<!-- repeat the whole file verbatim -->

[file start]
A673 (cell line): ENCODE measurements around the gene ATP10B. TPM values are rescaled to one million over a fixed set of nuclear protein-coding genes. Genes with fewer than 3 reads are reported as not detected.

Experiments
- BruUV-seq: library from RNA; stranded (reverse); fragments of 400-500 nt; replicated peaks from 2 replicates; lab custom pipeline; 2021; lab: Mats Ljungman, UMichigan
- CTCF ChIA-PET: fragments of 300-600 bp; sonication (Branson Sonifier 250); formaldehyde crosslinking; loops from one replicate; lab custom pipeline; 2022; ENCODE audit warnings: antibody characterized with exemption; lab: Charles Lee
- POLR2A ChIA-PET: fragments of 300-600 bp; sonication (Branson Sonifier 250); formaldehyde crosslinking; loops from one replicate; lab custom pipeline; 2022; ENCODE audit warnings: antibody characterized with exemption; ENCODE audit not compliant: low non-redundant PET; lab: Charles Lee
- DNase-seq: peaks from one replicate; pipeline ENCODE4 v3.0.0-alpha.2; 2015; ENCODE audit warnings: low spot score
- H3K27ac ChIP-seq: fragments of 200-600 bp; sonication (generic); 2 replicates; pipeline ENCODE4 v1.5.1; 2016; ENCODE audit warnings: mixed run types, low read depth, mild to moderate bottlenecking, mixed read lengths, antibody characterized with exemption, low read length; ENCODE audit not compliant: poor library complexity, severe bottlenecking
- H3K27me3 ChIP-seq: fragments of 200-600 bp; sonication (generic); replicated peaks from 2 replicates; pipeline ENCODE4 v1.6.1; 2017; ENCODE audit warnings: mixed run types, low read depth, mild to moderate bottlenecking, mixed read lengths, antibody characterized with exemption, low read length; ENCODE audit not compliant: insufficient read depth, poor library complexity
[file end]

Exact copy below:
A673 (cell line): ENCODE measurements around the gene ATP10B. TPM values are rescaled to one million over a fixed set of nuclear protein-coding genes. Genes with fewer than 3 reads are reported as not detected.

Experiments
- BruUV-seq: library from RNA; stranded (reverse); fragments of 400-500 nt; replicated peaks from 2 replicates; lab custom pipeline; 2021; lab: Mats Ljungman, UMichigan
- CTCF ChIA-PET: fragments of 300-600 bp; sonication (Branson Sonifier 250); formaldehyde crosslinking; loops from one replicate; lab custom pipeline; 2022; ENCODE audit warnings: antibody characterized with exemption; lab: Charles Lee
- POLR2A ChIA-PET: fragments of 300-600 bp; sonication (Branson Sonifier 250); formaldehyde crosslinking; loops from one replicate; lab custom pipeline; 2022; ENCODE audit warnings: antibody characterized with exemption; ENCODE audit not compliant: low non-redundant PET; lab: Charles Lee
- DNase-seq: peaks from one replicate; pipeline ENCODE4 v3.0.0-alpha.2; 2015; ENCODE audit warnings: low spot score
- H3K27ac ChIP-seq: fragments of 200-600 bp; sonication (generic); 2 replicates; pipeline ENCODE4 v1.5.1; 2016; ENCODE audit warnings: mixed run types, low read depth, mild to moderate bottlenecking, mixed read lengths, antibody characterized with exemption, low read length; ENCODE audit not compliant: poor library complexity, severe bottlenecking
- H3K27me3 ChIP-seq: fragments of 200-600 bp; sonication (generic); replicated peaks from 2 replicates; pipeline ENCODE4 v1.6.1; 2017; ENCODE audit warnings: mixed run types, low read depth, mild to moderate bottlenecking, mixed read lengths, antibody characterized with exemption, low read length; ENCODE audit not compliant: insufficient read depth, poor library complexity